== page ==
Marchal is a leader who is passionate about nurturing the growth and development of Holland Construction, his family and his community. Throughout his career, he has been involved with many professional organizations, including Leadership Council of Southwestern Illinois, Associated General Contractors of America Board of Directors, Young Presidents’ Organization, Regional Business Council Mentor Network, Big Brothers Big Sisters, and the SIUE School of Engineering Construction Management Advisory Board.
Additionally, Marchal enjoys paying it forward by mentoring students in both high school and college. He has previously held active fundraising roles in United Way of Greater St. Louis campaigns, within his church and the Greater St. Louis Area Council of the Boy Scouts of America.
“The School of Engineering has provided best-in-class talent to Holland since our company was founded over 35 years ago,” shared Marchal. “More than a third of our office staff and over half of our company’s owners are graduates of SIUE’s construction management program, including me. We feel extremely grateful to have a program of this caliber in our immediate area and are proud to be part of its history. By staying involved at the University through boards, committees and scholarships, we are honored to be part of SIUE’s bright future.”
The School of Engineering is pleased to introduce Spot, an agile mobile robotic dog and the latest addition to the growing portfolio of innovative technology available to faculty and students. Spot, developed by Boston Dynamics, will allow students endless opportunities to develop novel applications and gain first-hand experience controlling a state-of-the-art robot.
“Narayan Bodapati, former chair of the Department of Construction, suggested that the robot dog would be an excellent platform for the School,” said Chris Gordon, PhD, associate dean and professor in the Department of Construction. “This technology will assist in keeping our students and faculty at the leading edge and provides a robust platform for students to develop innovative sensing and robotic solutions.”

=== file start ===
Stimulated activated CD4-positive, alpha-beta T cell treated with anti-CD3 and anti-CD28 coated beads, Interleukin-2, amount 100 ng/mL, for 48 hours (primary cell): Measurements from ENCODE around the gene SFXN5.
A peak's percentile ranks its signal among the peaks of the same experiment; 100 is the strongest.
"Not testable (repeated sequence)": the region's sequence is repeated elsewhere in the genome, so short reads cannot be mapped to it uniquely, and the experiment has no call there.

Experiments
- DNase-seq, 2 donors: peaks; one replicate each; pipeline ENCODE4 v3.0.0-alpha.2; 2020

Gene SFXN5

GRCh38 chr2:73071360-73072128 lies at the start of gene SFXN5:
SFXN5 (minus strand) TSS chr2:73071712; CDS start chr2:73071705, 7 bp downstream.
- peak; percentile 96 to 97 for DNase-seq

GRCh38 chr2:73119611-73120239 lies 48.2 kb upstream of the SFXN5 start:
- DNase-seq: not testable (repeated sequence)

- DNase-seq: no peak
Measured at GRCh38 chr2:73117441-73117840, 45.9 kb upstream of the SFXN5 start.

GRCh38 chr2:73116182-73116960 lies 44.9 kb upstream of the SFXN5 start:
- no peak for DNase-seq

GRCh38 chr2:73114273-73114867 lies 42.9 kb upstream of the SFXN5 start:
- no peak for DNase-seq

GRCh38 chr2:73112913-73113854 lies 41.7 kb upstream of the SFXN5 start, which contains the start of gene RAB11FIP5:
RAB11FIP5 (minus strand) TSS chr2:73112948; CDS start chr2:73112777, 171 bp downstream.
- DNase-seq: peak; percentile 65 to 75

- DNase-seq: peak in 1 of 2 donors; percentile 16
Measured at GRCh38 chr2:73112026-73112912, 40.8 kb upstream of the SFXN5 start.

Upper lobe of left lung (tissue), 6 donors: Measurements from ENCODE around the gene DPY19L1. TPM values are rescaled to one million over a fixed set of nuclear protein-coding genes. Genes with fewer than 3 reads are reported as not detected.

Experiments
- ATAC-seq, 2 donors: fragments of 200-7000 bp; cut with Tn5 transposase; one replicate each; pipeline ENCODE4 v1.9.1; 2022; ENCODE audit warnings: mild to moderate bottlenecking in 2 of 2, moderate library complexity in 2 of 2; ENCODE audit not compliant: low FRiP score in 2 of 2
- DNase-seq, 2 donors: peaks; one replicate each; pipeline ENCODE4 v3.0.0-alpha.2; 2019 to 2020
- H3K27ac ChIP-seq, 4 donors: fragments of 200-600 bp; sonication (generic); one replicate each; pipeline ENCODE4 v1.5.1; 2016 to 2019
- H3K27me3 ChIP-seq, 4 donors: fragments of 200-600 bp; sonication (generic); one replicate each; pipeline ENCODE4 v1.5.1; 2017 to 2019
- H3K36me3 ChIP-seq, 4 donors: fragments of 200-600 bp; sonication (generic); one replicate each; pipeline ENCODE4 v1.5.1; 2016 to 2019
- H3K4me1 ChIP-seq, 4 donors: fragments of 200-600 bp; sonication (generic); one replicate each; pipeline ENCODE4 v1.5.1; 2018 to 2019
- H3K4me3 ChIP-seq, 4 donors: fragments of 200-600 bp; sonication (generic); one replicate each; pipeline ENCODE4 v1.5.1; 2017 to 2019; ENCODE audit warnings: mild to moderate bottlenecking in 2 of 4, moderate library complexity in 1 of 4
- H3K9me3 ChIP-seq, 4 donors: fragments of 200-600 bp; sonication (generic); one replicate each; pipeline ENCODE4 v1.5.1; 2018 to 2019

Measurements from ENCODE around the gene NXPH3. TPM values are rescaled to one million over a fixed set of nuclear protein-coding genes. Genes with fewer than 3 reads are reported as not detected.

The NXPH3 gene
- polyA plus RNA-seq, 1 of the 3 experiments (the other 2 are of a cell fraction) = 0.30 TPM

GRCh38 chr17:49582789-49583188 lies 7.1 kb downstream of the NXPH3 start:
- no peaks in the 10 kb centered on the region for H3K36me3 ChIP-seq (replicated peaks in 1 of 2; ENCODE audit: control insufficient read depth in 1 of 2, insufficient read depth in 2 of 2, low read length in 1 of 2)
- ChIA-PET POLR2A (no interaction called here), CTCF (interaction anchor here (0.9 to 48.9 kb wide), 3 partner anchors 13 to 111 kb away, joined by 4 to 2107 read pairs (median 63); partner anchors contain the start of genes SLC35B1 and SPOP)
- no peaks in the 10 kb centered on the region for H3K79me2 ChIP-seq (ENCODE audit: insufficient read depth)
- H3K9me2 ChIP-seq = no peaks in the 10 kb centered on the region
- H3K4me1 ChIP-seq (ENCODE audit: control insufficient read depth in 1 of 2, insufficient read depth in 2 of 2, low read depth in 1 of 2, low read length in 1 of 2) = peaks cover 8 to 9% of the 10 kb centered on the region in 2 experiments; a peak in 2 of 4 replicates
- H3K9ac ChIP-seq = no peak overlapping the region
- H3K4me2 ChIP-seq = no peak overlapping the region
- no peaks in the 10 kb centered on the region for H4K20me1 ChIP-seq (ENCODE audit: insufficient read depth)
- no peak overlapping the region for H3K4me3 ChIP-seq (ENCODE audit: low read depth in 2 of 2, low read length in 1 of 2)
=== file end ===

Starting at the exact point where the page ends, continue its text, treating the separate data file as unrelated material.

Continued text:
Through autonomous missions, Spot can navigate rough terrain with unprecedented mobility, allowing students to automate routine inspection tasks and capture data safely, accurately and frequently. The robot dog has been used by various organizations to monitor construction sites; provide remote inspection at gas, oil and power plants; and assist in public safety.
“The robot has applications across the School of Engineering,” explained Gordon. “Through its application programming interface, students can learn to access sensor information and develop applications to control Spot. The robot also supports various data collection payloads, such as cameras and laser scanners, so students can gain experience conducting data collection missions for construction site monitoring or infrastructure inspection.”
Bodapati, PhD, emeritus professor and former chair of the Department of Construction, is the project’s primary donor. His generous gift was then matched by industry friends and sponsors DyoCense, Nidec Motor Corporation, Emerson and Wood River Refinery-Phillips 66.
Since retirement, Bodapati has remained heavily involved with the School and donated toward multiple new initiatives.
“A few months back, I was watching the CBS News 60 Minutes segment on Boston Dynamics’ robot dog, which I found very interesting and exciting,” shared Bodapati. “This seemed to be a valuable addition to the School’s toolkit, specifically in advancing programs like mechatronics and robotics engineering. After discussing the project with Dr. Gordon, I made a donation to kick-start the project and help raise the remaining funds.”
Bodapati believes the robotic dog will provide a platform for research and teach different disciplines within the School while serving as a way to publicize SIUE’s presence and attract prospective engineering students.
“The addition of the robotic dog has generated quite a bit of enthusiasm across the School of Engineering. I am optimistic that Spot will inspire our students to develop many interdisciplinary innovations going forward.”
Chris Gordon, PhD, Associate Dean and Professor, Department of Construction
Thanks to a generous $1.5 million donation from the Enterprise Holdings Foundation, the School of Engineering is currently developing a state-of-the-art robotics lab to provide engineering students of all disciplines with experiences in industrial and autonomous robot applications. The lab is currently in the design phase with construction set to begin this fall.
The lab will offer students the opportunity to interact with leading-edge robotics technology. Although the lab will primarily be used for teaching, master’s and doctoral students will also be able to conduct graduate research in the facility.
“We hope this lab will facilitate cross-disciplinary interactions and collaborations on robotics-related topics among students and faculty of different programs within the School,” said Dean Cem Karacal, PhD. “Students will be able to design and implement a variety of robotics applications using the latest robotics technology.”